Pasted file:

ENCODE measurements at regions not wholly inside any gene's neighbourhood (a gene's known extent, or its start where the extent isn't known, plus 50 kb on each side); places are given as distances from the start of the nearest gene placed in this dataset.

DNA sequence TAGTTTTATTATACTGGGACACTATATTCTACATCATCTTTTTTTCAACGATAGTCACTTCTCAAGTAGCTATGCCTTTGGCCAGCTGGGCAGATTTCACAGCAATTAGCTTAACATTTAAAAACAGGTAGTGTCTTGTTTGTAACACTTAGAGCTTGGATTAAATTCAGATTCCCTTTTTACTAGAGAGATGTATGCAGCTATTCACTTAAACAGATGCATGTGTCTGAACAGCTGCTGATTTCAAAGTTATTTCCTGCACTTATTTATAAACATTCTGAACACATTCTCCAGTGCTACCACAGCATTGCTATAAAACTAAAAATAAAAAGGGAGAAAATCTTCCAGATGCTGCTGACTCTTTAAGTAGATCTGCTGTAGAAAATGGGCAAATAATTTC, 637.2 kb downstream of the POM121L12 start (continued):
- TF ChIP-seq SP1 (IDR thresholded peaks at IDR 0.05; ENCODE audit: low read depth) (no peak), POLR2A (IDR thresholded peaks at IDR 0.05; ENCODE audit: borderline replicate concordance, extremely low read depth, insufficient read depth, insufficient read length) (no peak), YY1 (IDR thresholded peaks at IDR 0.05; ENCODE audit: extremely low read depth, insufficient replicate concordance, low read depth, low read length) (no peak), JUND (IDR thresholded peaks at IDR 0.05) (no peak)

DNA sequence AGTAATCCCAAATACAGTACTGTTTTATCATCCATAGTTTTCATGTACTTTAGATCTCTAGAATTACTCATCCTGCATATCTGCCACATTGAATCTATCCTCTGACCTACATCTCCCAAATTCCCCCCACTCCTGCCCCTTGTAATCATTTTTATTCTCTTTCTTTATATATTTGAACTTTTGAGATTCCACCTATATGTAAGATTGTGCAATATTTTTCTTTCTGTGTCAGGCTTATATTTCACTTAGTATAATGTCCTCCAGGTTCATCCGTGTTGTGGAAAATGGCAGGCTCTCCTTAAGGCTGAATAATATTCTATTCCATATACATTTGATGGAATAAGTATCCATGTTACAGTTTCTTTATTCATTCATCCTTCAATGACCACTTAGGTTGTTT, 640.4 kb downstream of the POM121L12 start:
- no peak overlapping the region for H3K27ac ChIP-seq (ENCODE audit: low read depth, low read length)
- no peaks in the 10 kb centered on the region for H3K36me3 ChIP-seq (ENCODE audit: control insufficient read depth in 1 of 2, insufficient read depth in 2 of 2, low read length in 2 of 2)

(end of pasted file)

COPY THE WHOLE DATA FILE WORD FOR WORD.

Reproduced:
ENCODE measurements at regions not wholly inside any gene's neighbourhood (a gene's known extent, or its start where the extent isn't known, plus 50 kb on each side); places are given as distances from the start of the nearest gene placed in this dataset.

DNA sequence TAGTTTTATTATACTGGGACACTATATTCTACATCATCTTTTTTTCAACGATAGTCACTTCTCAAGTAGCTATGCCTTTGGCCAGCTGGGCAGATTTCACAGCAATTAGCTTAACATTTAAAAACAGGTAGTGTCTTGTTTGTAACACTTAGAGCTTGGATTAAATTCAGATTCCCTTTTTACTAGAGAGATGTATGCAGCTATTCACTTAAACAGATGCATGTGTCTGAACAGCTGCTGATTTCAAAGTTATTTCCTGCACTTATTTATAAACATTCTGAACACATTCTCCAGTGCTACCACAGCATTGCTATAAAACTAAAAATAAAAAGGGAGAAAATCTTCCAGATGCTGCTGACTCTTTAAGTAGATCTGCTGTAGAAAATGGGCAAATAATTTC, 637.2 kb downstream of the POM121L12 start (continued):
- TF ChIP-seq SP1 (IDR thresholded peaks at IDR 0.05; ENCODE audit: low read depth) (no peak), POLR2A (IDR thresholded peaks at IDR 0.05; ENCODE audit: borderline replicate concordance, extremely low read depth, insufficient read depth, insufficient read length) (no peak), YY1 (IDR thresholded peaks at IDR 0.05; ENCODE audit: extremely low read depth, insufficient replicate concordance, low read depth, low read length) (no peak), JUND (IDR thresholded peaks at IDR 0.05) (no peak)

DNA sequence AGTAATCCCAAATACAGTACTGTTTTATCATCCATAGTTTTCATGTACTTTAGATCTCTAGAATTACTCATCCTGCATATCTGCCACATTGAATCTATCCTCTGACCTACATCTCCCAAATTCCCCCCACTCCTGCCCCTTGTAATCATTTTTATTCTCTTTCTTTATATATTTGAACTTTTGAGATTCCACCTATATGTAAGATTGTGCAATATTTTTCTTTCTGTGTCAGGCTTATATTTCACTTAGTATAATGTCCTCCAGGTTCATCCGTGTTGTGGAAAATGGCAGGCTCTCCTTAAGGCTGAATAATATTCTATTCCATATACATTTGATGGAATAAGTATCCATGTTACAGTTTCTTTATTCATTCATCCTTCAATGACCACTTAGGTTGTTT, 640.4 kb downstream of the POM121L12 start:
- no peak overlapping the region for H3K27ac ChIP-seq (ENCODE audit: low read depth, low read length)
- no peaks in the 10 kb centered on the region for H3K36me3 ChIP-seq (ENCODE audit: control insufficient read depth in 1 of 2, insufficient read depth in 2 of 2, low read length in 2 of 2)